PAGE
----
Interestingly enough one presenter at the civil rights activist John Lewis funeral called the graft and greed of capitalistic wealth achieved at the feet of black slavery ‘plantation’ capitalism.  Today, it could be said that wages are being replaced by the charitable organizations of the capitalistic wealthy instead of increasing wages to liveable wages.  

Yes, it could be said that the “WE” charitable organization and its founders Marc and Craig Kielburger with head office in Toronto have had considerable success in their reduction of poverty goals.  But, when one researches the wages that the Kielburgers pay their employees, the lower salaries appear to begin at $30,000 to $31,000.  The minimum wage of Ontario is slightly higher than $14 per hour.  How does a single person with a $30,000 salary ($15 per hour and 2000 worked hours) begin to survive in the atrocious housing and rental prices of Toronto?  Meanwhile the Kielburgers appear to each receive $125,000 as the heads of the “WE” organization or four times more than the salaries of their lowest paid employees.


The Covid-19 pandemic crisis has highlighted how low minimum wages and lack of full time jobs have been detrimental to society as a whole.  One great example is nursing home wages where low paid employees were never allowed to be full time employees so that employers would not have to pay benefits  Suddenly with the crisis, these employees had to be reclassified as ‘essential’ employees and paid a higher wage so the Covid infections would not be spread between nursing homes.

In order to increase financial fairness and equality of low income persons, it is imperative that more value be placed on increasing wages instead of the wealthy increasing their wealthy through owning properties, stocks and bonds and huge inheritances and replacing wages with charitable causes. by Belinda Luscombe, 2014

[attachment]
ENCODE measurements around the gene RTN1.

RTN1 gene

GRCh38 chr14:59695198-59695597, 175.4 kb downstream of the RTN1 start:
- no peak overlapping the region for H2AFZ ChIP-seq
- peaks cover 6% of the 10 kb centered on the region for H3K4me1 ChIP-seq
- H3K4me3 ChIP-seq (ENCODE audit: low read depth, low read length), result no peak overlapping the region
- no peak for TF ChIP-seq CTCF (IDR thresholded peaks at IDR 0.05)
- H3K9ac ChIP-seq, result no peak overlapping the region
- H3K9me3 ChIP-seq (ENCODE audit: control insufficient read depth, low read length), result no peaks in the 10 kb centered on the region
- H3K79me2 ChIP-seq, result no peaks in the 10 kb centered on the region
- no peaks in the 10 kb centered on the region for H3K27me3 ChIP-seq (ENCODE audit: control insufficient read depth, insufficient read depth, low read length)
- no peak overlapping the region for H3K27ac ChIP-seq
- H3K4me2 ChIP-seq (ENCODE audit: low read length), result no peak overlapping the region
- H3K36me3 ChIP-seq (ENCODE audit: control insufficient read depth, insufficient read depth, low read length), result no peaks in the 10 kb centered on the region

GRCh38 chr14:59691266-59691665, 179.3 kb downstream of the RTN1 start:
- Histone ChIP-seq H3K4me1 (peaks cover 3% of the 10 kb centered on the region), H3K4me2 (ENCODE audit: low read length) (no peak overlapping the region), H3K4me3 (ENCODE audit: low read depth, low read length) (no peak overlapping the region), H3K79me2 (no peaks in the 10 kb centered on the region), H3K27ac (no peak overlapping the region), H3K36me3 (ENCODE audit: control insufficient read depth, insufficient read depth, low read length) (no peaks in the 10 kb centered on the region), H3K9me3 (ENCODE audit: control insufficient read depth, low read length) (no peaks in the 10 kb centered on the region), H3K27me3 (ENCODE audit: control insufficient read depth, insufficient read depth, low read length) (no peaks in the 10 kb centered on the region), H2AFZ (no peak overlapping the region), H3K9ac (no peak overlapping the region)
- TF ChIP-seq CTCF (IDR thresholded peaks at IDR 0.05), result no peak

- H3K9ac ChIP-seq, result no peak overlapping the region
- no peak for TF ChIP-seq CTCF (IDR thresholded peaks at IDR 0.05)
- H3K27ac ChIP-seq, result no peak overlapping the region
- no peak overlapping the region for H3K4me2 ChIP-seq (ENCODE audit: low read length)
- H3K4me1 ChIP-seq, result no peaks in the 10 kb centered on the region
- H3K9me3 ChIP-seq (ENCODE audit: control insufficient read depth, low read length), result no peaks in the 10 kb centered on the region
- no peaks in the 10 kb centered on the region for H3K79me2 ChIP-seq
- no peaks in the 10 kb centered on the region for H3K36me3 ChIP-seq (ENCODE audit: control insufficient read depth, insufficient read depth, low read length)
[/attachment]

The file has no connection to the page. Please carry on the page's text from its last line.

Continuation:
‘Fewer young people are getting married and many are getting married later. About 20 percent of Americans older than 25 had always been single in 2012, up from 9 percent in 1960. In the black community, the numbers are even starker: 36 percent of black Americans older than 25 have never been married, a fourfold increase from 50 years ago.

PEW 2014 report authors Wendy Wang and Kim Parker state for each decade, the percentage of people of marriageable age who are single has grown. “When today’s young adults reach their mid-40s to mid-50s, a record high share (roughly 25 percent) is likely to have never been married,” they write. “This is not to say that adults in their mid-40s to mid-50s who still haven’t married will never marry, but our analysis suggests that the chance of getting married for the first time after age 54 is relatively small,” adds Parker….The three main reasons people give for their singleness are that they haven’t found the right person (30%), aren’t financially stable enough (27%) and are not ready to settle down (22%).’ by Mandy Len Cantron, 2019

‘While marriage is often seen as an essential step in a successful life, the Pew Research Center reports that only about half of Americans over age 18 are married. This is down from 72 percent in 1960. One obvious reason for this shift is that, on average, people are getting married much later in life than they were just a few decades earlier. In the United States, the median age for first marriage rose to an all-time high in 2018: 30 for men and 28 for women. While a majority of Americans expect to marry eventually, 14 percent of never-married adults say they don’t plan to marry at all, and another 27 percent aren’t sure whether marriage is for them.’


(These thoughts are purely the blunt, no nonsense personal opinions of the author about financial fairness and discrimination and are not intended to provide personal or financial advice –